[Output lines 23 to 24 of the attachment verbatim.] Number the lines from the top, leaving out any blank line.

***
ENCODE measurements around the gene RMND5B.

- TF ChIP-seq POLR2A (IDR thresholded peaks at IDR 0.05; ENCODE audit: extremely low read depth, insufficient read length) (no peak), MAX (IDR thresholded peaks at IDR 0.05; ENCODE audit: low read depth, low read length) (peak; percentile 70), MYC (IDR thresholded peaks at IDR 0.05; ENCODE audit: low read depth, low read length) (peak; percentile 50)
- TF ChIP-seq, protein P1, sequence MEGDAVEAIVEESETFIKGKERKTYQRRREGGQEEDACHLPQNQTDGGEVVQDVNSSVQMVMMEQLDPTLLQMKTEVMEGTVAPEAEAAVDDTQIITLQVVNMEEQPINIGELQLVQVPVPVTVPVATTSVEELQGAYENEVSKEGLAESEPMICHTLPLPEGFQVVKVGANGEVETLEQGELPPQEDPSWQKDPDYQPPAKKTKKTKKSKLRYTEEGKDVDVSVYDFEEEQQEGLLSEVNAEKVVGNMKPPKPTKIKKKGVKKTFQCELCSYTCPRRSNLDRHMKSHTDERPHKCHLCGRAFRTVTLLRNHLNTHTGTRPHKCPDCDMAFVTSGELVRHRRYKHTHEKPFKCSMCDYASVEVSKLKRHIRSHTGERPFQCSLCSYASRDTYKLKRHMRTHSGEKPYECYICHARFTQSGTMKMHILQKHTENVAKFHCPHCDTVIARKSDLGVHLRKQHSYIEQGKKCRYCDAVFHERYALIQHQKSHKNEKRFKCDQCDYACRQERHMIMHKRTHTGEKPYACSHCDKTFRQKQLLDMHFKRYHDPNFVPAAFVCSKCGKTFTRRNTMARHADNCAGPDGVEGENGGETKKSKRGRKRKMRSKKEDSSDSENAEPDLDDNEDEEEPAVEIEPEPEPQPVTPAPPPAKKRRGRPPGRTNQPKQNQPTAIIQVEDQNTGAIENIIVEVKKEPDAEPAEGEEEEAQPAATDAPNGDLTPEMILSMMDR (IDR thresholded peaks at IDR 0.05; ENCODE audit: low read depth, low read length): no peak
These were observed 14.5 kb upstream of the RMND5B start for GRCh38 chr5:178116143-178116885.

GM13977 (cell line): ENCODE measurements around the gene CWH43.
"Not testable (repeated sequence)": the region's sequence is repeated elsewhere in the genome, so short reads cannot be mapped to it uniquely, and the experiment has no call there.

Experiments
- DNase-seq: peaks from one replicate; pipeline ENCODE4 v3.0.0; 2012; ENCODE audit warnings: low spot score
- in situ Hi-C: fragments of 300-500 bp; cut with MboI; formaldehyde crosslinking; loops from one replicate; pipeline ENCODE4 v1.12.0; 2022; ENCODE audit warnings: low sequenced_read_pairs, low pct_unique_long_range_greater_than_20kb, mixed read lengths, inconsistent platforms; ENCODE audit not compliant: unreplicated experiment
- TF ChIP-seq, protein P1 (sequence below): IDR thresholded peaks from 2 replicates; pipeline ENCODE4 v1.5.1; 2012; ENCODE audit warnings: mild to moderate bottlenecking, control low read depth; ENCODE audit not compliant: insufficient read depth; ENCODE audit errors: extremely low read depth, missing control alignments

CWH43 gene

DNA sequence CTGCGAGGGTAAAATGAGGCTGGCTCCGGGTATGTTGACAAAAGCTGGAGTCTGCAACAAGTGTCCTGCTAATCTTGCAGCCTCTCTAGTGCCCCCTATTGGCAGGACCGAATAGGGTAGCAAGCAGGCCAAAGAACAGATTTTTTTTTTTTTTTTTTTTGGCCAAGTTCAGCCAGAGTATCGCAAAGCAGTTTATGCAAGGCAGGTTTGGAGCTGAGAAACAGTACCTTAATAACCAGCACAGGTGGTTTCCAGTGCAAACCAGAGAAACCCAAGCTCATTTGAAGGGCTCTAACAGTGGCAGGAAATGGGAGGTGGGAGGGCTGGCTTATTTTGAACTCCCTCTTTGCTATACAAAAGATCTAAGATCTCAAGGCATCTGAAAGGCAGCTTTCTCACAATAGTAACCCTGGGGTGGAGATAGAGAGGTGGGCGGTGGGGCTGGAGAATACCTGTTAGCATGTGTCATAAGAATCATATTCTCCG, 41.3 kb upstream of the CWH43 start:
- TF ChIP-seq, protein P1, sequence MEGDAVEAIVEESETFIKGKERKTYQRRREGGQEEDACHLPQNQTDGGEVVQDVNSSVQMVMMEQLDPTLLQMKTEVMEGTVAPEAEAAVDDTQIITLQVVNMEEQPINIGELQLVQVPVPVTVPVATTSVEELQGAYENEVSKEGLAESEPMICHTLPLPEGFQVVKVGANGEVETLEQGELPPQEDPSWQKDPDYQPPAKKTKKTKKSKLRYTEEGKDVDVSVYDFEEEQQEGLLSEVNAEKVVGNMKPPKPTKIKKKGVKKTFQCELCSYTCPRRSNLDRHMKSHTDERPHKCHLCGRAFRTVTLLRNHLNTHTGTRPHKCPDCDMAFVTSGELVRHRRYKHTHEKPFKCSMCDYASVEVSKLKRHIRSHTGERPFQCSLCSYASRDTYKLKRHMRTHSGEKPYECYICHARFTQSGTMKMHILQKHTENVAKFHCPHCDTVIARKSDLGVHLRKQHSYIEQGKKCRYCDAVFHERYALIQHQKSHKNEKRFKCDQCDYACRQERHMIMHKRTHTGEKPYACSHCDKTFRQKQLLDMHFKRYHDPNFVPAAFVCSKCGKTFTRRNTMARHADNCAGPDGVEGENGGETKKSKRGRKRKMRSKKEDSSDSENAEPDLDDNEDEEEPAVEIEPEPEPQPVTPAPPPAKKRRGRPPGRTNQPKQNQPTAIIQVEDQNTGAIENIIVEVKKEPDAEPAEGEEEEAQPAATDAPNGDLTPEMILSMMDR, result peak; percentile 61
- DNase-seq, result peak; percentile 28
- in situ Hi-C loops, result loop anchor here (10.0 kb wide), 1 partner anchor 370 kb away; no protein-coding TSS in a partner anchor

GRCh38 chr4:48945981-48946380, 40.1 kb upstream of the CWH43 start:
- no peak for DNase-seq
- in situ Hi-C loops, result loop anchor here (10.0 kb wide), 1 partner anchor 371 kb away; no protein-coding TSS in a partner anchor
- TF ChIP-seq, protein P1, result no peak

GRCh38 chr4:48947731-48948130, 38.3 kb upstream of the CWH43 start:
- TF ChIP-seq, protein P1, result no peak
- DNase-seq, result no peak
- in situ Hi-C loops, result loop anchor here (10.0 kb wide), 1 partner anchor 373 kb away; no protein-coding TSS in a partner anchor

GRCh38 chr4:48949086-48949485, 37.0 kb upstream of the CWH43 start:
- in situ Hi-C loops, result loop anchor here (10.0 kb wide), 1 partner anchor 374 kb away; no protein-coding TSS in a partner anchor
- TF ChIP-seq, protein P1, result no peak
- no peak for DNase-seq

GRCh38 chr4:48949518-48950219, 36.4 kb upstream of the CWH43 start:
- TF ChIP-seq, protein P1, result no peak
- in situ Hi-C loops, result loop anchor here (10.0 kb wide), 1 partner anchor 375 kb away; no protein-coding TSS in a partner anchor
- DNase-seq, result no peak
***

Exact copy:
- in situ Hi-C loops, result loop anchor here (10.0 kb wide), 1 partner anchor 373 kb away; no protein-coding TSS in a partner anchor

GRCh38 chr4:48949086-48949485, 37.0 kb upstream of the CWH43 start: